With their relationships with their own investors and their future fundraising ability at stake, therefore, it’s little wonder that buyout firms of all kinds and sizes are reviewing their portfolios in search of suitable candidates for recaps, often in response to prodding by investment banks in search of deal flow. (Restructuring a loan can generate about 1.5 percentage points of the total amount in fees; fees on a junk bond issue can be double that, bankers say.) One partner at a major LBO firm admits he thinks the recap/dividend boom is “a little crazy” but that the pressure to do these deals is hard to resist. “We may end up doing a deal or two, sure,” he concedes.

To avoid repeating the errors of the early 1990s, when debt-laden companies defaulted and filed for bankruptcy, the amount of debt added to balance sheets to finance a shareholder dividend has to be carefully calculated. This is where buyout firms part company with rating agencies and existing investors. “Whenever a market gets too hot, whenever capital is too available, deals get done that shouldn’t be done,” says Henderson Global’s Resis. “There’s at least a risk that we’ll look back in a few years and realize we created a big problem for the whole market and for dozens of companies by allowing our greed for yield to get the better of our judgment.”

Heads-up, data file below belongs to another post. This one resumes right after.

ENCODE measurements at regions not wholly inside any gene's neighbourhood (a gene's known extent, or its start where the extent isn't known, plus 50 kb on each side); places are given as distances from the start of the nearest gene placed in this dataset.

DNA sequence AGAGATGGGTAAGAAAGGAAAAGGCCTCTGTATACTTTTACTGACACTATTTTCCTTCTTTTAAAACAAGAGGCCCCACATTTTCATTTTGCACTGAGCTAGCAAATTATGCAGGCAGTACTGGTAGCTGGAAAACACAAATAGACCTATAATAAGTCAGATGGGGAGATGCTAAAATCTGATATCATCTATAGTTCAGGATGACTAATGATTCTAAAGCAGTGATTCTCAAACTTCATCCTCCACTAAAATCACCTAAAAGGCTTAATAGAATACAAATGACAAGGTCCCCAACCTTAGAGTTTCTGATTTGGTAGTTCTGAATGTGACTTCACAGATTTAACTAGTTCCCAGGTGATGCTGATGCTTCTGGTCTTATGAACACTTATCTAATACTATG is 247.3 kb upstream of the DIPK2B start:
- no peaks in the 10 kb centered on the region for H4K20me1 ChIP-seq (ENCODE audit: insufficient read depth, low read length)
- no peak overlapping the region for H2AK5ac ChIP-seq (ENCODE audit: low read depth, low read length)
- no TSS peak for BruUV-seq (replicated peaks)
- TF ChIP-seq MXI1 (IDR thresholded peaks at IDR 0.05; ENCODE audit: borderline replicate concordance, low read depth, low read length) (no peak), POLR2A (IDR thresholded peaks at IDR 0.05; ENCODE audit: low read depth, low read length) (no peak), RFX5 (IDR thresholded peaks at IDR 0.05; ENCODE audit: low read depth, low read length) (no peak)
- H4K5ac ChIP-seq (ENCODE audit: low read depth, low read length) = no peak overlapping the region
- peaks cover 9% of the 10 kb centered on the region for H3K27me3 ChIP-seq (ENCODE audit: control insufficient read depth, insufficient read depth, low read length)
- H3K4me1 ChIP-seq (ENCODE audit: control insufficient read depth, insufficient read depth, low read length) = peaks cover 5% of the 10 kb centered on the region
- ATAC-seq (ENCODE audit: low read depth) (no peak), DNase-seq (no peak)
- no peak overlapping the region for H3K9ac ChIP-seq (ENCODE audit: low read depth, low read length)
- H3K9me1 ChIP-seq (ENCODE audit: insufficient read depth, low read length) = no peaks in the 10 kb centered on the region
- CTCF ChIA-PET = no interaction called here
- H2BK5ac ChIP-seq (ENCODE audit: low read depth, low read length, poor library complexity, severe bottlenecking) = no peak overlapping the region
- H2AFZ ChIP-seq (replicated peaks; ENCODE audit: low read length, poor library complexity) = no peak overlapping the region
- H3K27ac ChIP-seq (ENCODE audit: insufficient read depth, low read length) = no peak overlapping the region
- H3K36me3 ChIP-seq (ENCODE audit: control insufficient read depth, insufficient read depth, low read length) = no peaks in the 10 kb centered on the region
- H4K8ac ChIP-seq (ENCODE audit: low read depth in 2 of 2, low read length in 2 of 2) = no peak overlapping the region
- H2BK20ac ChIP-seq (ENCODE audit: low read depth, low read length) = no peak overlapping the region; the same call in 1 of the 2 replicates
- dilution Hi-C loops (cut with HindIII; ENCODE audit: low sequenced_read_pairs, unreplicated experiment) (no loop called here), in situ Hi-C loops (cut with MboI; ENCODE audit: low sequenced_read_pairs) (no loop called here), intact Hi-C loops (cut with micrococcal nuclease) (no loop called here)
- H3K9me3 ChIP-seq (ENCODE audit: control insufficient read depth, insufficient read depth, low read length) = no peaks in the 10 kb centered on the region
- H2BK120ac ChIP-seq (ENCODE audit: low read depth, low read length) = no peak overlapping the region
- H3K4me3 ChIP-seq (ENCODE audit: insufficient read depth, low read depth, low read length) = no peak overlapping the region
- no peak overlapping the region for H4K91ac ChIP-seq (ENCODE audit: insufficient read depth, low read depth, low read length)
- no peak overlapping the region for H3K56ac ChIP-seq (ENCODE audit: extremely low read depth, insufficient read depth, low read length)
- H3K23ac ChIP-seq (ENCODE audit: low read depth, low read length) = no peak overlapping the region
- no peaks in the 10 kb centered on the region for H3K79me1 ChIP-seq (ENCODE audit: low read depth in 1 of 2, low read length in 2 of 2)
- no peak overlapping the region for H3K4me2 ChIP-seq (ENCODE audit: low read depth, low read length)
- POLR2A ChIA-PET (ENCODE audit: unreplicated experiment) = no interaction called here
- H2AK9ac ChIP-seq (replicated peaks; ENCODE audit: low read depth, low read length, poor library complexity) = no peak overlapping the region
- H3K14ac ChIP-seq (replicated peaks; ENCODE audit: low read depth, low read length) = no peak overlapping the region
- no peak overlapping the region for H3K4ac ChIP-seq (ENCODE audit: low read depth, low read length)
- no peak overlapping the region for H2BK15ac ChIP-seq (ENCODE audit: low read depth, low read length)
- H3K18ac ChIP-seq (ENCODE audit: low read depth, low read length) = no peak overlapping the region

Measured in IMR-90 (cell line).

Resis bought the Nalco bonds issued when Apollo, Blackstone and Goldman Sachs first completed their buyout of the company from French conglomerate Suez -- but balked at buying the new issue and is still fuming about the dividend deal. “The sponsors reward themselves with a dividend, and we got rewarded with a downgrade on our holdings.” He is hanging on to the bonds, however, hoping that the wind will be at Nalco’s back for the next few years. “The consequences of a bad decision by the sponsors for the company aren’t going to be seen immediately,” he notes. “It’s going to take a while; we’ll see how Nalco does when the economy isn’t strengthening and when they start having to pay cash dividends on this new debt in five years.”